Tissue engineering has been revolutionized since 2004 from the development of three-dimensional (3D) bioprinting.

Up to now, the cells (eg, liver tissue, heart tissue, skin, cartilage) produced with in vitro 3D bioprinting have largely been centimeter scale, and promising results are obtained. Bioprinting of cells with distinct cell types has been performed in animal studies with a few encouraging results. Four journals dedicated to bioprinting have been established.

The 3d. FAB unit in the University of Lyon (Université Claude Bernard-Lyon 1), created in ancient 2015, is a special platform in Europe where biochemists, biologists, engineers, and doctors are analyzing applications for 3D printing in medicine and the life sciences, especially bioprinting.

Its composition was patented. We routinely prepare skin in reproducible 1-cm2 bits, 0.5-cm thick, and bits as big as 200 cm2 on demand. Examination shows that the skin samples are of premium quality . Viability is 100%. Applying this approach skin is obtained in comparison to 45 days for tissue engineering methods that were conventional.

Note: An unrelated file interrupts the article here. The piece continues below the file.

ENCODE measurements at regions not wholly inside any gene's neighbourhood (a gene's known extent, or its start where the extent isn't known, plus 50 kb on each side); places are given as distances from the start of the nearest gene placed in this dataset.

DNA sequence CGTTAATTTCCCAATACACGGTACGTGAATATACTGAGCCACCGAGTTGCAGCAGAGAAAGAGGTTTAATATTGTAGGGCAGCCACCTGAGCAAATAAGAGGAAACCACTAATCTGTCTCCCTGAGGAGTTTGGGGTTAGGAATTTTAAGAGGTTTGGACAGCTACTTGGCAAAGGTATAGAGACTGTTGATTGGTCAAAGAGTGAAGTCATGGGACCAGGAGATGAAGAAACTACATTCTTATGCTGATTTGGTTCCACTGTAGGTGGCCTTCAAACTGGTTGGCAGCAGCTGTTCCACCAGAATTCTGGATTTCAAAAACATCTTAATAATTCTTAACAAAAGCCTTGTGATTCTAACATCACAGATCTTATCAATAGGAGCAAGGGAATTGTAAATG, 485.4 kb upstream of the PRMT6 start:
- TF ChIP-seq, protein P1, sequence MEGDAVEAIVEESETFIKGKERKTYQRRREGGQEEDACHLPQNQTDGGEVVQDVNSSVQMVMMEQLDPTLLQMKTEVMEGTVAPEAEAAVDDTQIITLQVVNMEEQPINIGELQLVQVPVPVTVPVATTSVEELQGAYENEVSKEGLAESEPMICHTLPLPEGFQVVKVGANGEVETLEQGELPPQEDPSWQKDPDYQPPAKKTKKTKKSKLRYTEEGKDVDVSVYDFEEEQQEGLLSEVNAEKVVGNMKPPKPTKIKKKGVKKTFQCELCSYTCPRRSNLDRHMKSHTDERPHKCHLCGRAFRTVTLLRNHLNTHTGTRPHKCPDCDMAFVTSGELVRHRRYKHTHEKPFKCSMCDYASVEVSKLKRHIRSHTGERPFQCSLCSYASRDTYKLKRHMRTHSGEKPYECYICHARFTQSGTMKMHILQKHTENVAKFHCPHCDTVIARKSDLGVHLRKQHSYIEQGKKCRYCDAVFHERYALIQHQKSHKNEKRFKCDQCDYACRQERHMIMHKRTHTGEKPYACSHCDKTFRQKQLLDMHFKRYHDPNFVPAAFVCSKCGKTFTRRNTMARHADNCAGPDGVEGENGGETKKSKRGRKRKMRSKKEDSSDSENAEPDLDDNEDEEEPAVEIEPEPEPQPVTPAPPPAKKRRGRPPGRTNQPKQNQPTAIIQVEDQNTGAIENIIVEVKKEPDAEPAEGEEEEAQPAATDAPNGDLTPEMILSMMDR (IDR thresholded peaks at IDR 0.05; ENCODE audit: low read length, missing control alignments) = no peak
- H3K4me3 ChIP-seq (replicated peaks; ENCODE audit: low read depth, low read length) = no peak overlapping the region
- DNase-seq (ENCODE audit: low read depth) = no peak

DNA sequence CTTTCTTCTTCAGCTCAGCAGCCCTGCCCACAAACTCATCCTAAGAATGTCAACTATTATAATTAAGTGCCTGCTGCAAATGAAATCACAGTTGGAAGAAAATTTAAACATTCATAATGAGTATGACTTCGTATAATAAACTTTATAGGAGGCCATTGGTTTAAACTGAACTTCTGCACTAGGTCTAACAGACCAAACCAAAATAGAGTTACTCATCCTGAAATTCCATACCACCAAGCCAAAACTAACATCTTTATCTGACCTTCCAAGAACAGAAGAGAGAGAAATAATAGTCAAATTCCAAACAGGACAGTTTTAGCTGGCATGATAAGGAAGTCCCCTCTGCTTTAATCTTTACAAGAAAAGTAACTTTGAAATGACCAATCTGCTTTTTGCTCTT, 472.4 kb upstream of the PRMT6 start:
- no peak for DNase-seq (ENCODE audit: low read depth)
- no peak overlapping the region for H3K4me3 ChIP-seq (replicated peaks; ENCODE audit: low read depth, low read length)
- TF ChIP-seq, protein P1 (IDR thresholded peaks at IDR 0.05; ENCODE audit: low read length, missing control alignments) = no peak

We’ll focus on the Bioprinting of bone. Three kinds of bone grafts for mandibular reconstruction is going to be compared, then and first in vitro after implantation in animals.

3D bioprinting’s characteristic is from which precisely grafts could be produced the ink that’s used. This technique differs from tissue engineering where there is a scaffold created and then full of cells.

On a microscopic scale, 3D bioprinting permits a environment to be made with a structure that is conducive 3D. Cells are dispersed in the hydrogel, which contains the extracellular factors.

On a macroscopic scale, 3D bioprinting’s advantage is that it will permit the creation of autologous grafts that are personalized boost the success of their reconstruction and thus that match the tissue defect.

Grafts created by manufacturing will be quicker decrease and to implant donor site morbidity. The limitation concerning graft size is the ability. Once this limitation is overcome, the creation of “ready-to-implant” organs and autologous free flaps using a vascular pedicle will become possible.